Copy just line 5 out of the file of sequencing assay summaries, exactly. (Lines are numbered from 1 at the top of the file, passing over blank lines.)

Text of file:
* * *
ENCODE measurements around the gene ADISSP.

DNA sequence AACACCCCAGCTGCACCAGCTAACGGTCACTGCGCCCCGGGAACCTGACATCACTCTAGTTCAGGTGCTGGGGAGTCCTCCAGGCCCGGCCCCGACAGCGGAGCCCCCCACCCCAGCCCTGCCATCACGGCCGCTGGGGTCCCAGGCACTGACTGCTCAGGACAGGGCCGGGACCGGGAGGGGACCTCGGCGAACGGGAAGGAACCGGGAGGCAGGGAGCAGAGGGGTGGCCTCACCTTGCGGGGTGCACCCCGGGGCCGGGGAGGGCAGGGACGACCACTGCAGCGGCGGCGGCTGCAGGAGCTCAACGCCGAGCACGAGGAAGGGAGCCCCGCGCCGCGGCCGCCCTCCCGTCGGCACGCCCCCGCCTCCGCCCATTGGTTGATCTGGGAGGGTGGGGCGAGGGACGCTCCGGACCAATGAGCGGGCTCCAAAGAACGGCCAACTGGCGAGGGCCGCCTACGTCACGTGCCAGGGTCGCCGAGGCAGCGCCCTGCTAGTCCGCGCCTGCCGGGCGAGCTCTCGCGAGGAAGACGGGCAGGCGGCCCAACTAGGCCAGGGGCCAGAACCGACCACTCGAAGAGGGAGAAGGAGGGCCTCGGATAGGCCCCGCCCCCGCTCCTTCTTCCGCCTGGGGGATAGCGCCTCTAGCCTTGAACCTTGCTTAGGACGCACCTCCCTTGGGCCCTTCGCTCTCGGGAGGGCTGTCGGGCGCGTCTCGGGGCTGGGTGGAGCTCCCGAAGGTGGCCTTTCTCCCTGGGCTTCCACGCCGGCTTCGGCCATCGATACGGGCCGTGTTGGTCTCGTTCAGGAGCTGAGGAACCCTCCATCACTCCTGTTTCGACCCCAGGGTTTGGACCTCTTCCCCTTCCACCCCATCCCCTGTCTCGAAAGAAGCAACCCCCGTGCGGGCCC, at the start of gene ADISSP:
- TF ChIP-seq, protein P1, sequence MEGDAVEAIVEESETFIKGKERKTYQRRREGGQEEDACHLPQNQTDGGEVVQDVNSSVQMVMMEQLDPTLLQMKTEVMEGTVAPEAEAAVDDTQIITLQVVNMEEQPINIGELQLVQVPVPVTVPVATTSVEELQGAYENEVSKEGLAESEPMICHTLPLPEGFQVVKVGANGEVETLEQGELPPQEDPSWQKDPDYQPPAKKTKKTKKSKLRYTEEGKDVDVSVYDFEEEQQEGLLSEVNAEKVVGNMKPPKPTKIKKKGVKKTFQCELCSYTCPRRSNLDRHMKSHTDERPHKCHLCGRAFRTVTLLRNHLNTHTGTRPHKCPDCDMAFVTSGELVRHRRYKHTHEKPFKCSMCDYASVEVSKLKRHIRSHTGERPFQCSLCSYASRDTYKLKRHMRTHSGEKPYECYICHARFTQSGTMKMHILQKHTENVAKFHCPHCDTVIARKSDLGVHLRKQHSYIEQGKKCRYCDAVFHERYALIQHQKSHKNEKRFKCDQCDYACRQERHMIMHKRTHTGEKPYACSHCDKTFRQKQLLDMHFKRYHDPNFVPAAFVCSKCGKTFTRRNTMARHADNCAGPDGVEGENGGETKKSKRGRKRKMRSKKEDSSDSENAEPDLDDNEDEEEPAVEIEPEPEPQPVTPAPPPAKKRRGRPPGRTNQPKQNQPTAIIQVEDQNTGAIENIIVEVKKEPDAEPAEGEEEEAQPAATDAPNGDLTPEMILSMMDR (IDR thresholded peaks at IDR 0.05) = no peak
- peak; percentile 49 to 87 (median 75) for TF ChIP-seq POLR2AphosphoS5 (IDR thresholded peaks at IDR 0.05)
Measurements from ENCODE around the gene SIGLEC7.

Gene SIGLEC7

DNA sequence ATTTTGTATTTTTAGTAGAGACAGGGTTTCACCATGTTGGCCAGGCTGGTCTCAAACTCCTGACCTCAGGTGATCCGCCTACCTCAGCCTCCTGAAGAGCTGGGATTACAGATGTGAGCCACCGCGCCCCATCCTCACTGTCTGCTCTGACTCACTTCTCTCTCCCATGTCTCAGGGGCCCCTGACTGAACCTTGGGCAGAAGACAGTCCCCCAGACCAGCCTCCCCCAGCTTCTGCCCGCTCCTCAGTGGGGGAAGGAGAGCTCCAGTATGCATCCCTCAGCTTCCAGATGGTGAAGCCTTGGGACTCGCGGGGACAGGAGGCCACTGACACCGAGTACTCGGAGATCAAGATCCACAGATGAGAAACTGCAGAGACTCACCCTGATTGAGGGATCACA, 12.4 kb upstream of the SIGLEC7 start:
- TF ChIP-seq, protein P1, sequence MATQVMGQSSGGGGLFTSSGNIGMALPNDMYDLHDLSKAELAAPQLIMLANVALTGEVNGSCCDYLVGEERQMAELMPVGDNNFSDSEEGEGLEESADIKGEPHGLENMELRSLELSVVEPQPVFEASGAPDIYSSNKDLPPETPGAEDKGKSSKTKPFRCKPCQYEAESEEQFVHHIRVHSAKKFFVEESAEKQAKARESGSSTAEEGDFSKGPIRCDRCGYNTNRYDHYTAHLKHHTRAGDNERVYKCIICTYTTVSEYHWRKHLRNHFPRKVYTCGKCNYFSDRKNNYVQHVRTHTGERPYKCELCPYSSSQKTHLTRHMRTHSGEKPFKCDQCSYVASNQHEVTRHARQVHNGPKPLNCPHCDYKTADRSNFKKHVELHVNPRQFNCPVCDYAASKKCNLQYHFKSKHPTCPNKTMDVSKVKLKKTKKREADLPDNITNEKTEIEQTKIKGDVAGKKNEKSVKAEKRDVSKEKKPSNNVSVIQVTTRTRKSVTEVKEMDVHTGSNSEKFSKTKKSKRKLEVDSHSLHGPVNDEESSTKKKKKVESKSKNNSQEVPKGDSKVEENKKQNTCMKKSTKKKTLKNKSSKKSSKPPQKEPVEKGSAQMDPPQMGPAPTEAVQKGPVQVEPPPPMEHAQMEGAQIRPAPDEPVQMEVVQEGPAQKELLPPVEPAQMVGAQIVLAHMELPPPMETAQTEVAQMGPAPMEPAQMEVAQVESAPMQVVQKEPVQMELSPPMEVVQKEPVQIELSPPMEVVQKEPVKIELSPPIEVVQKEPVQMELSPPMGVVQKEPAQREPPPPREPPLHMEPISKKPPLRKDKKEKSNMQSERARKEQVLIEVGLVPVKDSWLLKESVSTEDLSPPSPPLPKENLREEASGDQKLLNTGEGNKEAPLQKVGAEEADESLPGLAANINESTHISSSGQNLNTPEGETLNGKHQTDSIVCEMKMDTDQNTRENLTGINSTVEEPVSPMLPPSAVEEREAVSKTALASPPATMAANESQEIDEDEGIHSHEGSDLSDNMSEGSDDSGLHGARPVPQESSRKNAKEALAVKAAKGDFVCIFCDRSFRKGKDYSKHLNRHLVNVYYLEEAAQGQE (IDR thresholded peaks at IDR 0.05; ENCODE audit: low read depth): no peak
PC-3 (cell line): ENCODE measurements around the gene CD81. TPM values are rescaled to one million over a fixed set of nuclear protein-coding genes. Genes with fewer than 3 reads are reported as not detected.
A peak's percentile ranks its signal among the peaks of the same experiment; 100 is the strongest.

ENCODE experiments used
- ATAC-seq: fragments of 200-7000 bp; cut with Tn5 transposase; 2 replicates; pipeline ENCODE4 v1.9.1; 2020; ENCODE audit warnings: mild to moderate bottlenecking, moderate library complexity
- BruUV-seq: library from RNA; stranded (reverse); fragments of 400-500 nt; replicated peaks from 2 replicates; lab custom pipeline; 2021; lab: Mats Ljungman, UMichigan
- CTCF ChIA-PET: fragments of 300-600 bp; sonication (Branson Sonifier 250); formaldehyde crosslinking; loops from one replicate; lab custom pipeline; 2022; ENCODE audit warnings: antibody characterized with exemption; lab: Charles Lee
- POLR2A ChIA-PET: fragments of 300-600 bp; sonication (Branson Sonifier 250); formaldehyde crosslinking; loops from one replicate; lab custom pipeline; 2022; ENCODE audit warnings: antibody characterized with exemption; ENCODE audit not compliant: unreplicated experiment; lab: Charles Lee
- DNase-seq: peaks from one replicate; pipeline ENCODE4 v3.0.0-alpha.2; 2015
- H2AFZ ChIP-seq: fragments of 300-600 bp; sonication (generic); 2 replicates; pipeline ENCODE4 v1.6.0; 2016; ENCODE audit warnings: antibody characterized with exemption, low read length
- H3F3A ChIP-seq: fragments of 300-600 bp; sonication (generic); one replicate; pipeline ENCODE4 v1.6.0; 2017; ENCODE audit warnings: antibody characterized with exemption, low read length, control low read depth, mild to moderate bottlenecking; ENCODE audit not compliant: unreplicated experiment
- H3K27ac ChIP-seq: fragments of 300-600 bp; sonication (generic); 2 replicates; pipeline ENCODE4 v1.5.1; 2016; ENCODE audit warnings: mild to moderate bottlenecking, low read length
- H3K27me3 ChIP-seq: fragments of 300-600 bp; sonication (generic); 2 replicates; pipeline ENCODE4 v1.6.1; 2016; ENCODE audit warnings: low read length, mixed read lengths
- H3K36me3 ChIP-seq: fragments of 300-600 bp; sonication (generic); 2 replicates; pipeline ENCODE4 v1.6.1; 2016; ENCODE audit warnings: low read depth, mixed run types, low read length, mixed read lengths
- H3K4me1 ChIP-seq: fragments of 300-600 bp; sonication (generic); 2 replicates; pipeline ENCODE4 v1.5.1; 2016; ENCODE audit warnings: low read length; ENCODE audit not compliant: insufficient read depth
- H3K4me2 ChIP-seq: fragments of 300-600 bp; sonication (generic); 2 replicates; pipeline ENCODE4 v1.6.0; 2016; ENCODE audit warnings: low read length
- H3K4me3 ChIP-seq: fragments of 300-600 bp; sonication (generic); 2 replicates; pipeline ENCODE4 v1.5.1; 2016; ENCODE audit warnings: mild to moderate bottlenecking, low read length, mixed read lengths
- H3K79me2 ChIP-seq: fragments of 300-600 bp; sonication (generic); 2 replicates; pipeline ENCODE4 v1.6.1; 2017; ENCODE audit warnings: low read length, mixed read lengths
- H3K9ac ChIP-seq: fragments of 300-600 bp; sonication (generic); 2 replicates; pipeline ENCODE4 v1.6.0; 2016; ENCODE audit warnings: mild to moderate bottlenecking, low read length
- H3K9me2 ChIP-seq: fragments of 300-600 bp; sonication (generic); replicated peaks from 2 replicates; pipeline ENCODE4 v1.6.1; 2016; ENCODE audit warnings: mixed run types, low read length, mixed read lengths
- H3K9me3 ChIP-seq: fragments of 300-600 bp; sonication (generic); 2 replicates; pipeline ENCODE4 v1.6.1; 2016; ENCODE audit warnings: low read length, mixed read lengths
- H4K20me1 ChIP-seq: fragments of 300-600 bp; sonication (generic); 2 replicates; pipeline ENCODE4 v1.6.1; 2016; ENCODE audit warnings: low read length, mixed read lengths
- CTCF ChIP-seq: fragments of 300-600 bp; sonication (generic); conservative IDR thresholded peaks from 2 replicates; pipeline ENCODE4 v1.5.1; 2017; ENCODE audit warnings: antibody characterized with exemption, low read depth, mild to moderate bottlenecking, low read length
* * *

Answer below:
Measurements from ENCODE around the gene SIGLEC7.